FS98
FS98 said:
But if the charge enclosed is equal to 0, doesn’t that mean that the surface integral of the electric field is equal to 0 as well?
Yes.
FS98 said:
And then can’t you solve to find that the electric field is also equal to 0?
Only in special cases which have enough symmetry that you can say that the field has to have the same value at all points on the surface.

FS98
ZapperZ said:
Actually, no. Again, let's start from the very beginning and look at Gauss's law equation (I'll use the integral form here):

∫E⋅dA=qencl0

where the integral is over a closed surface.

If you have enclosed charge being zero for ANY arbitrary Gaussian surface, the BEST that you can say is that the LHS is zero, i.e. the total electric flux is zero.

It is ONLY when you have a highly symmetric situation, where you can construct a highly-symmetric Gaussian surface, and allows for E to be pulled out of the integrand, can you end up with E being zero.

You have to be careful in interpreting what the mathematics is saying.

Zz.
What exactly is the symmetry required for gauss’s law to work out nicely?

FS98 said:
What exactly is the symmetry required for gauss’s law to work out nicely?

The same symmetric cases that you should have encountered in your general physics class: spherically-symmetric charge distribution, cylindrically-symmetric charge distribution, and infinite-plane charge distribution.

Zz.

## 1. What is Gauss' law?

Gauss' law is a fundamental law of electromagnetism that relates the electric flux through a closed surface to the total enclosed electric charge within that surface. It is named after the German mathematician and physicist Carl Friedrich Gauss.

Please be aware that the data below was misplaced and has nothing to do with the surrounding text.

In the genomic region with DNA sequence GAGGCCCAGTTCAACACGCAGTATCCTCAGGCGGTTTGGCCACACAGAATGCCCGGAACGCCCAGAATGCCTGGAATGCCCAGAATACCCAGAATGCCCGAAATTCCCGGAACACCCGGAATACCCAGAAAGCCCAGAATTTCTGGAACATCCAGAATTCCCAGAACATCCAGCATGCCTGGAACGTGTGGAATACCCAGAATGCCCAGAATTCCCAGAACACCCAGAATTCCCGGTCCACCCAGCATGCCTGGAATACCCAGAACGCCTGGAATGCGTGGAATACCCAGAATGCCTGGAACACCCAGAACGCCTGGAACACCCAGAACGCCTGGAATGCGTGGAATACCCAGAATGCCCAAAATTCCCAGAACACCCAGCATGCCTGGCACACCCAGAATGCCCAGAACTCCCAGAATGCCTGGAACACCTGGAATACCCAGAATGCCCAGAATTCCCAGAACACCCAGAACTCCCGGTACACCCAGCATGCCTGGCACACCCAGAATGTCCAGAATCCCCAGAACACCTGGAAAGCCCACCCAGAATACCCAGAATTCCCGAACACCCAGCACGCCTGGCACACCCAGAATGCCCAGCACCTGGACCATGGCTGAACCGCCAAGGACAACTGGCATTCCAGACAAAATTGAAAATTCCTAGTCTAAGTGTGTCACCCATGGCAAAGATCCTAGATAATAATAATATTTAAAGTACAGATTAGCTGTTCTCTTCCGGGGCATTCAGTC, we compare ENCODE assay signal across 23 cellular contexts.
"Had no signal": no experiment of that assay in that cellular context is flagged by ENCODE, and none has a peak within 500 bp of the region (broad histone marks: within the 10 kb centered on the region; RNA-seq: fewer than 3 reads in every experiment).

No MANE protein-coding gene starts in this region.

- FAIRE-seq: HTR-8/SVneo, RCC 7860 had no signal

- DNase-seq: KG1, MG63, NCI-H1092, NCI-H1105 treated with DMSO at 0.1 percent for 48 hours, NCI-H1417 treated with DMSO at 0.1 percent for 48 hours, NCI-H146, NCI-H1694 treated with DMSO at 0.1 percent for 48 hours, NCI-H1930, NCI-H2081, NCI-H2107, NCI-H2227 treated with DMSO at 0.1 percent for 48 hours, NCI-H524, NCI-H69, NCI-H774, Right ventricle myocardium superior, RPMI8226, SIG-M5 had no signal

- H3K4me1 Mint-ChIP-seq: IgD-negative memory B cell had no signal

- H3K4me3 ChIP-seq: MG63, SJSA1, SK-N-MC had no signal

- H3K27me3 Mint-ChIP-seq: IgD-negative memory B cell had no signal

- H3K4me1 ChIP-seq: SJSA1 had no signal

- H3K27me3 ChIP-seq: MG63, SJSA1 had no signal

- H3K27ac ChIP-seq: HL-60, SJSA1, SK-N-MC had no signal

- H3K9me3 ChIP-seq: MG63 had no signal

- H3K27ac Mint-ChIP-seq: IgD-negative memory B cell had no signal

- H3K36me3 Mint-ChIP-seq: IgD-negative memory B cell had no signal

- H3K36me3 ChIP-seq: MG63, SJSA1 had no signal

## 2. How is Gauss' law used to calculate electric fields?

Gauss' law can be used to calculate electric fields in situations where there is symmetry in the distribution of charges. By choosing a closed surface that follows the symmetry of the charge distribution, the electric flux can be calculated and then used to determine the electric field at any point inside or outside the surface.

## 3. What does it mean for a surface to be "closed" in Gauss' law?

A closed surface is one that completely encloses a certain volume of space. In Gauss' law, the surface is used to create a boundary around the charges that are being considered in the calculation. This surface can be any shape as long as it is closed and follows the symmetry of the charge distribution.

## 4. Is Gauss' law applicable to all types of charge distributions?

Yes, Gauss' law is applicable to all types of charge distributions, as long as there is symmetry in the distribution. This includes point charges, line charges, and surface charges. However, for more complex charge distributions, it may be more difficult to choose a closed surface that follows the symmetry, making the calculation more challenging.

## 5. How is Gauss' law related to Coulomb's law?

Gauss' law is a more general form of Coulomb's law. While Coulomb's law gives the electric field due to a single point charge, Gauss' law can be used to calculate the electric field for any charge distribution with symmetry. Additionally, Gauss' law can also be used to calculate the electric field outside of a charged conducting surface, which Coulomb's law cannot do.